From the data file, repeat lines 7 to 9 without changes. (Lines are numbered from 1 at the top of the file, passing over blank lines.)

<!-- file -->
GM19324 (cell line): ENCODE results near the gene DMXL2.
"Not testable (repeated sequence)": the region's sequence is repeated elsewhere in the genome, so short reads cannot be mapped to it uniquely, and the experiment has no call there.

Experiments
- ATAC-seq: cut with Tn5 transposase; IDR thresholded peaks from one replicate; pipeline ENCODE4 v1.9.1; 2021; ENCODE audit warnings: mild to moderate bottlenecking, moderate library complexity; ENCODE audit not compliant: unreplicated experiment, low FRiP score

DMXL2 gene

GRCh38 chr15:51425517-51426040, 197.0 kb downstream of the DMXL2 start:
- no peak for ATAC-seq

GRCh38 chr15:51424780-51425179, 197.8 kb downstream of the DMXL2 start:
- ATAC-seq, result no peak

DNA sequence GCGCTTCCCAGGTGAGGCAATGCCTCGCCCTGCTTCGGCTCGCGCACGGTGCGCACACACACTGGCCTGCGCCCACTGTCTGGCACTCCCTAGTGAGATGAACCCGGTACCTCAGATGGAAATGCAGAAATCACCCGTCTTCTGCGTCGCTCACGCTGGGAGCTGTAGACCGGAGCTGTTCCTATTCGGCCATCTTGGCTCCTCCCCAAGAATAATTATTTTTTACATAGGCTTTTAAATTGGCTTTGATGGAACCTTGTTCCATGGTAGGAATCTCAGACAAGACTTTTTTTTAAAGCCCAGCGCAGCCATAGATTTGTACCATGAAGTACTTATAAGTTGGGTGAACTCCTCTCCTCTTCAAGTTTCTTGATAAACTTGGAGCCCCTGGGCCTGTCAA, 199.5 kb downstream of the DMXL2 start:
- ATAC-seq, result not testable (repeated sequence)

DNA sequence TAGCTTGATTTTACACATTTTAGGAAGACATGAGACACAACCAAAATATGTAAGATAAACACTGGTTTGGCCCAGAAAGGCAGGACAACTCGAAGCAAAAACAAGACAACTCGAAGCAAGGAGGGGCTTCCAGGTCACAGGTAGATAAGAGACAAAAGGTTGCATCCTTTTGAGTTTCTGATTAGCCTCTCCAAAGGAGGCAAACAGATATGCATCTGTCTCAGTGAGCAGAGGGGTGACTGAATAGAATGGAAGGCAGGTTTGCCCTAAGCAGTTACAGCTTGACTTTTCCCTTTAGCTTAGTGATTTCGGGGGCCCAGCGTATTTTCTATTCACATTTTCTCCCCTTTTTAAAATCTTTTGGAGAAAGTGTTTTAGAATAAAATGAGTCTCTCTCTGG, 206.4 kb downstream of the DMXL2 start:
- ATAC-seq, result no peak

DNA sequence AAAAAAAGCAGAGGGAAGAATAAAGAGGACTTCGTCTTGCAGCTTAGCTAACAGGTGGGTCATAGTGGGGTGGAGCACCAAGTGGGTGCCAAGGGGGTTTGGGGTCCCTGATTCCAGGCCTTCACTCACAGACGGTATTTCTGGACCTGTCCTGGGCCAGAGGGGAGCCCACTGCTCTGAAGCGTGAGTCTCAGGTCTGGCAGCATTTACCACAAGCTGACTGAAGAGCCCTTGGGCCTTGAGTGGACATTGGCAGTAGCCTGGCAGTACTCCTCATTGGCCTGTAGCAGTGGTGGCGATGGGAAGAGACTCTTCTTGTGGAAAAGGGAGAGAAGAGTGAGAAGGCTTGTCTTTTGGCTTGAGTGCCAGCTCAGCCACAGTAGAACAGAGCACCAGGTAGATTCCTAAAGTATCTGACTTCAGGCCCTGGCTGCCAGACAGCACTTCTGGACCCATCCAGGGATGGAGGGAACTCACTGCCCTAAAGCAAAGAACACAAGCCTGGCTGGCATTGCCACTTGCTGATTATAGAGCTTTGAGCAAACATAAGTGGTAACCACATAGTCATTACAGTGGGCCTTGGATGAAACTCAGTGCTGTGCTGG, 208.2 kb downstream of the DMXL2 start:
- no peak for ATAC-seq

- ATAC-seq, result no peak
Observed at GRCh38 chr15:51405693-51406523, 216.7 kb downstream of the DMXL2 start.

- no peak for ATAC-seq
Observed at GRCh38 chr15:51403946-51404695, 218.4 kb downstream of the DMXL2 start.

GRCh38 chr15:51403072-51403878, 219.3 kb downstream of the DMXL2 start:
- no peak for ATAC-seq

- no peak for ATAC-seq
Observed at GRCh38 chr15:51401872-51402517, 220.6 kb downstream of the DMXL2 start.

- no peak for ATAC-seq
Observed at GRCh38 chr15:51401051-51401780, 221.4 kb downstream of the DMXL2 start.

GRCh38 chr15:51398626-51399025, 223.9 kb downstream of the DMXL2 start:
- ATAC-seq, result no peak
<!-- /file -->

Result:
- no peak for ATAC-seq

GRCh38 chr15:51424780-51425179, 197.8 kb downstream of the DMXL2 start:
- ATAC-seq, result no peak